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Pore Distribution in the Ordovician Shale of the Utica/Point Pleasant Sub-Basin

Michael Murphy, Jeff Daniels, David Cole, Julie Sheets, and Susan Welch
Subsurface Energy Materials Characterization and Analysis Laboratory (SEMCAL), School of Earth Sciences, The Ohio State University, Columbus, OH, [email protected]

Shale and mudstones are potential reservoir seals for geologic sequestration of carbon dioxide. When rich in organic matter, they are critical in the creation and distribution of hydrocarbons. The objective of this investigation is to characterize and image pore networks in shale. The techniques used in this study characterize porosity in small samples at the nanometer to micron scale. Linking pore types to depositional environments can help to scale up laboratory measurements. Pore types were classified by their size, shape, and connectivity, and then analyzed in relation to facies distributions in the Utica/Point Pleasant sub-basin. The sub-basin is an Ordovician feature in the Midcontinent United States flanked by carbonate platforms to the northwest and southwest, and the Taconic foreland basin to the east. Core samples from six wells were used to investigate porosity in the Utica Shale, the Point Pleasant Formation, and the Logana Member of the Lexington Limestone.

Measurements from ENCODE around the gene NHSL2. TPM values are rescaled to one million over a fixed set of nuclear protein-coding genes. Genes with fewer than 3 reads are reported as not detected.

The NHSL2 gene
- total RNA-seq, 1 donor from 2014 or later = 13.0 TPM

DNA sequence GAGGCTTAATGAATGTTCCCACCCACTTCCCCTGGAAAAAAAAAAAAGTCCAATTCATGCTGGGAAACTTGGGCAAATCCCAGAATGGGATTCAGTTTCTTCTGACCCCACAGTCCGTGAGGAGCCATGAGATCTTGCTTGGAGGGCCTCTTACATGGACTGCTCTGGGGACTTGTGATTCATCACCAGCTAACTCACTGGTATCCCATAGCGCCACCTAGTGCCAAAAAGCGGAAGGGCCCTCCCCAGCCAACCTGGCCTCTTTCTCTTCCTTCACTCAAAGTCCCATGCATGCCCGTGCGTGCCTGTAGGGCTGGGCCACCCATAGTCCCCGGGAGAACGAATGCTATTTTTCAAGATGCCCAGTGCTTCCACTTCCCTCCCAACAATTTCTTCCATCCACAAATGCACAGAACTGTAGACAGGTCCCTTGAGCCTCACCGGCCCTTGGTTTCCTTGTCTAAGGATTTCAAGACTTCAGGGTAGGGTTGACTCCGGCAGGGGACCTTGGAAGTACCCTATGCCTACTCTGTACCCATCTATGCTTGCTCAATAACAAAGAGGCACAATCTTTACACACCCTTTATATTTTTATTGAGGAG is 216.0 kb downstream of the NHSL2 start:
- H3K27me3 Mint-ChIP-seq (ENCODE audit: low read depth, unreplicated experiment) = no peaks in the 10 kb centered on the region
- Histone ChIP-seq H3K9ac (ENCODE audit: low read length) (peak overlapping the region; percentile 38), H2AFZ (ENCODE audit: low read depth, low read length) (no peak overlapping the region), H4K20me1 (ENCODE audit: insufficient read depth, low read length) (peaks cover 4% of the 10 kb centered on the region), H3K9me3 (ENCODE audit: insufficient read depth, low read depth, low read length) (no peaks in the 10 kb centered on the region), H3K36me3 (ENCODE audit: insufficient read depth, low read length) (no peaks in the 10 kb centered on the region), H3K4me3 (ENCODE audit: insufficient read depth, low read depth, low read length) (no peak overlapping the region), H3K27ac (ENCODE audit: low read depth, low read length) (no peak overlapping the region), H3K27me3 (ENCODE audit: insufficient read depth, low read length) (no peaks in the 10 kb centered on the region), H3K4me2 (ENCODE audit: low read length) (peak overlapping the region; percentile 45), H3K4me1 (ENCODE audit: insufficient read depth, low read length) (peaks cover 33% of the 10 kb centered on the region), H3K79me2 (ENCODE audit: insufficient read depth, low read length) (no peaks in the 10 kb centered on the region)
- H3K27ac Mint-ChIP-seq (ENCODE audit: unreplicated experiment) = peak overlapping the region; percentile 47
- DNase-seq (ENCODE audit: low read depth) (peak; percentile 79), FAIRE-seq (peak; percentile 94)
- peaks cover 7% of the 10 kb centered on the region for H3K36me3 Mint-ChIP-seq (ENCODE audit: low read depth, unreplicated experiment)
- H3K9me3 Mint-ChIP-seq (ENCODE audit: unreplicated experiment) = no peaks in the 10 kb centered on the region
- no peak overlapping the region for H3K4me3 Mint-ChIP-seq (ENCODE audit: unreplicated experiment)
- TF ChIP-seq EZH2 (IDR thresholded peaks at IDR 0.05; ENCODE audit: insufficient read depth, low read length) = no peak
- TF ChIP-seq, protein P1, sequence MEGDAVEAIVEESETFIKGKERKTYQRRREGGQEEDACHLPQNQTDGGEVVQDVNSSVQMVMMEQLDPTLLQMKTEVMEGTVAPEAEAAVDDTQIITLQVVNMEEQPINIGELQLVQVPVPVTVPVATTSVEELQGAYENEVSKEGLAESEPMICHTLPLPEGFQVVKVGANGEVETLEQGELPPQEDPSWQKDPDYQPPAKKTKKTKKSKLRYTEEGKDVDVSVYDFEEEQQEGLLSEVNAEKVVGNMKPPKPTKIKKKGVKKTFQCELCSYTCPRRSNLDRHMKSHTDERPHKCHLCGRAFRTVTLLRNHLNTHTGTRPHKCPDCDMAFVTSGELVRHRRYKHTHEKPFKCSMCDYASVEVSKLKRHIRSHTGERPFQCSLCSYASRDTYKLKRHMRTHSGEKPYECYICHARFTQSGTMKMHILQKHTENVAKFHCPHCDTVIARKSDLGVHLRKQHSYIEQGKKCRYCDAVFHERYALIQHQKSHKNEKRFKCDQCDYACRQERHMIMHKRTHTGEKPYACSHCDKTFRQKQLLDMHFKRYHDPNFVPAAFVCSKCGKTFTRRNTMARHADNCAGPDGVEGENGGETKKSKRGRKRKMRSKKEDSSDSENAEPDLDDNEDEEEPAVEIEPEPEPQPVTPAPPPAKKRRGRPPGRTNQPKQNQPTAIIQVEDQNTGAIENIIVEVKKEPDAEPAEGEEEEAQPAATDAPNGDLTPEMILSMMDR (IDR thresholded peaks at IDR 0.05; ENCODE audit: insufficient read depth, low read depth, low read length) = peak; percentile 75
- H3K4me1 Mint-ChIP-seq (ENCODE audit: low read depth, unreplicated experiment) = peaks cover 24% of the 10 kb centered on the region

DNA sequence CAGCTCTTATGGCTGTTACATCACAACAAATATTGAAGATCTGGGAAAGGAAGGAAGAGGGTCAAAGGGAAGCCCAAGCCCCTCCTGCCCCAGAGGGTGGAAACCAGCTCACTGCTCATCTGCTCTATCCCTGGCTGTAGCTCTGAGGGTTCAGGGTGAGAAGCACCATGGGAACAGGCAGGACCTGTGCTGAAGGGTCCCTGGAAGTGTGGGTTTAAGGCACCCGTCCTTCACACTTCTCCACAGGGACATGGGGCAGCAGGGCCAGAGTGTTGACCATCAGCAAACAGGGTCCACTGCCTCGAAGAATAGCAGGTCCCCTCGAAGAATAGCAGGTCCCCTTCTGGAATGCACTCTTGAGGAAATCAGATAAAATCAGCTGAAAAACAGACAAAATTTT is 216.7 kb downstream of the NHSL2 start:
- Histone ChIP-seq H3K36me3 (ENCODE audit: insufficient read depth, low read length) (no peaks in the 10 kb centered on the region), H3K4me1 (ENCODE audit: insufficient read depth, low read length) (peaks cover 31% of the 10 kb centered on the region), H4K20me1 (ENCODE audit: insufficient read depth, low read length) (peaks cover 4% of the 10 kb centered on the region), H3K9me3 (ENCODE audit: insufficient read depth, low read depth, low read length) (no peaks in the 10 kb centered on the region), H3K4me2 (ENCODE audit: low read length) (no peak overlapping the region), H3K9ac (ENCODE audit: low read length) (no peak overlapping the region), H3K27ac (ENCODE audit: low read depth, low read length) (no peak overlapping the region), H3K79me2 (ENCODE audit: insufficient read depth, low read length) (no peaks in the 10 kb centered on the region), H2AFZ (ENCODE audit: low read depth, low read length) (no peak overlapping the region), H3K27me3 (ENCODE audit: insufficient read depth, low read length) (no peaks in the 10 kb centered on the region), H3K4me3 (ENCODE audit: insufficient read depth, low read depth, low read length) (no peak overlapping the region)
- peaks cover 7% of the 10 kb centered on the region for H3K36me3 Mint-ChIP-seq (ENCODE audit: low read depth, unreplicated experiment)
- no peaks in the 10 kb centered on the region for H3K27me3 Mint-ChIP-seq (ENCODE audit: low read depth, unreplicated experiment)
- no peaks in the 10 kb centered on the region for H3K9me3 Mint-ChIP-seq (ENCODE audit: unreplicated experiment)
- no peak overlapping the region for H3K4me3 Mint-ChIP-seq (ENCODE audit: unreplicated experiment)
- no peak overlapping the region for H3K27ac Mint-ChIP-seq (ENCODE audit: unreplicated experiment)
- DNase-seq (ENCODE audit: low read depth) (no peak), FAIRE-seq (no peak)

Mercury intrusion porosimetry and gas sorption techniques were used to estimate total pore volume, pore size distribution, connectivity, and capillary breakthrough pressure. Total organic carbon was measured with an elemental anamlyzer. A scanning electron microscope with Quantitative Evaluation of Minerals by Scanning Electron Microscope (QEMSCAN) software was employed to image pores and for quantitative analysis of mineralogy, texture, and porosity. Several samples were analyzed with a dual beam focused ion beam scanning electron microscope (FIB-SEM). The FIB-SEM analysis produced 3D representations of pore networks and organic matter distribution. Initial results indicate that pore size, shape, and connectivity vary with the distributions of clay and carbonate matrix, but are most strongly correlated with the distribution of organic matter. These differences correspond to location within the sub-basin and to stratigraphic position. Most of the connected pores are nanometer scale and associated with with organic matter, pyrite, and fossil fragments. The pores in organic matter appear to be related to thermal maturity.


AAPG Search and Discovery Article #90154©2012 AAPG Eastern Section Meeting, Cleveland, Ohio, 22-26 September 2012